Area: Natural History
B.S., Biological Sciences, University of Connecticut, 1996
M.S., Zoology, University of Connecticut, 2002
Ph.D., Zoology, University of Connecticut, 2006
Claire Healy is an Associate Curator of Invertebrate Zoology. She is also a cross-appointed Assistant Professor in the Department of Ecology and Evolutionary Biology at the University of Toronto.
Claire’s lifelong fascination with invertebrates was sparked when she first handled moon snails and explored tide pools as a child on vacation in Maine. Her interests in zoology and marine biology led her to attend the University of Connecticut, where she studied invertebrate zoology and was immediately captivated by the study of parasites, biodiversity, and systematics. In addition to being a zoologist and a systematist specializing in the study of parasites, Claire is a taxonomist trained as part of a U.S. initiative to produce a new generation of taxonomists and modernize the science of taxonomy.
Claire’s research focuses on the diversity, evolutionary history, and comparative morphology of tapeworms (parasitic flatworms, also known as cestodes). She is particularly interested in the diverse groups of tapeworms that exclusively parasitize chondrichthyan fishes (the cartilaginous fishes, including chimaeras, sharks, and rays).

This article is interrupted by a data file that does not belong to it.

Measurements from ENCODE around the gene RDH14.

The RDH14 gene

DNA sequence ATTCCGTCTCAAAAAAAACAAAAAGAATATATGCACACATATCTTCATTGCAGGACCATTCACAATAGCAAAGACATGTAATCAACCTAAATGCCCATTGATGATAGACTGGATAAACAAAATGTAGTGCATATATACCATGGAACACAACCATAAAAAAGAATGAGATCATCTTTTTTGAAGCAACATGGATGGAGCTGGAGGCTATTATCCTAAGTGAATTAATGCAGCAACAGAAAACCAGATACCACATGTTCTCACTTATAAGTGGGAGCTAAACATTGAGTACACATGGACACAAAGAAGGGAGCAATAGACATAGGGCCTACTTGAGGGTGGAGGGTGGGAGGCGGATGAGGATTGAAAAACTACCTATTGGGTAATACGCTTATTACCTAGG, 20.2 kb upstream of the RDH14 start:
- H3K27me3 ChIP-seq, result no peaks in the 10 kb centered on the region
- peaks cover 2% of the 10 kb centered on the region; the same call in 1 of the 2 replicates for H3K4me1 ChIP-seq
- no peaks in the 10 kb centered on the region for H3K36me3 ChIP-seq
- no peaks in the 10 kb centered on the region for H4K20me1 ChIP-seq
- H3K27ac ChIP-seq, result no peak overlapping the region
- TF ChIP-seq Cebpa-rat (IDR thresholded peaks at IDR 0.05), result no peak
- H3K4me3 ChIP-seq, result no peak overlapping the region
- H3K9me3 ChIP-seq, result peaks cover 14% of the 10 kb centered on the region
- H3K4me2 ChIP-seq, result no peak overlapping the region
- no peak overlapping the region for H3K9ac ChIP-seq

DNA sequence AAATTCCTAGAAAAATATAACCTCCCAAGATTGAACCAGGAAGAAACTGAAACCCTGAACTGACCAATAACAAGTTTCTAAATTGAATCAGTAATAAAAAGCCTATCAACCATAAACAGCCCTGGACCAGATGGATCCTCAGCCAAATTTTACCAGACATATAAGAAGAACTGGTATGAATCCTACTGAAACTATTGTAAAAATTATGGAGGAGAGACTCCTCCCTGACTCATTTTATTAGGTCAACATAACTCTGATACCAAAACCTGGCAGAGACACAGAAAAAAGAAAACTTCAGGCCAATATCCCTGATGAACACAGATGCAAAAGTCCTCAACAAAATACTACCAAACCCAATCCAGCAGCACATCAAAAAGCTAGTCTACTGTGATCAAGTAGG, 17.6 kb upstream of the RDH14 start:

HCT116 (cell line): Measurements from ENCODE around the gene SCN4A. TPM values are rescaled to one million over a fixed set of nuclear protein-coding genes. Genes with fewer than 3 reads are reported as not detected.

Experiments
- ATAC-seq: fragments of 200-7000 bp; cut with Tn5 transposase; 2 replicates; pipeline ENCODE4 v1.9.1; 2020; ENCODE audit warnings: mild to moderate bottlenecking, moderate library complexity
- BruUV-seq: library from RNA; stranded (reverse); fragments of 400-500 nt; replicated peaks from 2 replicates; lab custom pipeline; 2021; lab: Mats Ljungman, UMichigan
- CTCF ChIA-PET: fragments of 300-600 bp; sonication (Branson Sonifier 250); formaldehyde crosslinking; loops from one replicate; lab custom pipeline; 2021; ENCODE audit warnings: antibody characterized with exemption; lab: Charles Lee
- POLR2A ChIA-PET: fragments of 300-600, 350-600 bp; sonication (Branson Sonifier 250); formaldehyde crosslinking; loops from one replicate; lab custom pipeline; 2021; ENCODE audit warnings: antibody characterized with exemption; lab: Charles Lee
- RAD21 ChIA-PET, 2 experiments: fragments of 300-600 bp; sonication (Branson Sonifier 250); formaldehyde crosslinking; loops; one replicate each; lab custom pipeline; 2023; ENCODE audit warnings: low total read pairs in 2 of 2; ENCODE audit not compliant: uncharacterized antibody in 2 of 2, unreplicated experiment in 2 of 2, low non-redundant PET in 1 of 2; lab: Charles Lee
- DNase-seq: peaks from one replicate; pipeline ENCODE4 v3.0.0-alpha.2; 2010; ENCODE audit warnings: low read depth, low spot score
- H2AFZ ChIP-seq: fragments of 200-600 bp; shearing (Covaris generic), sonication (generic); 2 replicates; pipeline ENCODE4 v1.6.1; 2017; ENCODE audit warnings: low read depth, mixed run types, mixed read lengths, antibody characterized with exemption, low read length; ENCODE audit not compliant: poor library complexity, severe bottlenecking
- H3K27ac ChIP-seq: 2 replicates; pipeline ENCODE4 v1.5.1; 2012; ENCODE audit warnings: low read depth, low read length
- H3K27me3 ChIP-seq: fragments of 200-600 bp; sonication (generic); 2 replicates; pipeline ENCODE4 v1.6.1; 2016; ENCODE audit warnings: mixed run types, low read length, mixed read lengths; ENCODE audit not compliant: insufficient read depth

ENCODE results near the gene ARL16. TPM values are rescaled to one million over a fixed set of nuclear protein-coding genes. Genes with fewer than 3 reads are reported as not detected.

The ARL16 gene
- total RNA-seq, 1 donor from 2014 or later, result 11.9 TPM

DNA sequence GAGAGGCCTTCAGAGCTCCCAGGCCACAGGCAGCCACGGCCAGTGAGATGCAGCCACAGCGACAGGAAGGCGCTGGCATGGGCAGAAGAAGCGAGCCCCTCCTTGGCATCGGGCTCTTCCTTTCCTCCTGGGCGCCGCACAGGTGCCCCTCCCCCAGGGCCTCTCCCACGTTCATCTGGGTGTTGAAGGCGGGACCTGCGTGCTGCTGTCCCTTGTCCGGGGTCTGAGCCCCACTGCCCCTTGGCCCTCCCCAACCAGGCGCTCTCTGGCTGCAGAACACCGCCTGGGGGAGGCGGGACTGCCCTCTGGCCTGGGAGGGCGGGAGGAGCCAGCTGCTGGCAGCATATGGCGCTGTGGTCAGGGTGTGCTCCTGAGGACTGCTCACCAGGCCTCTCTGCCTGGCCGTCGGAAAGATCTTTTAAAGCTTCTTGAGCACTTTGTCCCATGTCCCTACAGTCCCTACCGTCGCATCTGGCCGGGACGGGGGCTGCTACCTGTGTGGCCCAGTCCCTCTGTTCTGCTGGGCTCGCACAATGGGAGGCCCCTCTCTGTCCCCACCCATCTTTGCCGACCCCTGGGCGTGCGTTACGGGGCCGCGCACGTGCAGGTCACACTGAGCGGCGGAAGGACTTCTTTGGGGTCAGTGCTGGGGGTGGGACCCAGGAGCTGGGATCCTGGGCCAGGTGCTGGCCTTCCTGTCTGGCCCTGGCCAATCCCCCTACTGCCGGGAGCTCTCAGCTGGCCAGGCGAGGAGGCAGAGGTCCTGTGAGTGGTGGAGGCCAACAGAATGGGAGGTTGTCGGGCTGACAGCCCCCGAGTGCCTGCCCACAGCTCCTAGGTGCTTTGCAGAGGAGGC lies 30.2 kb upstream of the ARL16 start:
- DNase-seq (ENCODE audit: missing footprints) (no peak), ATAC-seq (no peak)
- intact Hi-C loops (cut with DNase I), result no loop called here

Claire’s research entails extensive fieldwork, which has led her to discover and describe numerous species new to science from localities around the world, including Senegal, Borneo, northern Australia, and New Zealand. Her work involves the study of morphological character evolution, ontogeny and homology, ultrastructure, molecular and morphological systematics, biogeography, and host-parasite associations. Techniques employed in her research include light microscopy, scanning electron microscopy (SEM), transmission electron microscopy (TEM), histological sectioning, gene sequencing, and phylogenetic analysis of morphological and genetic data.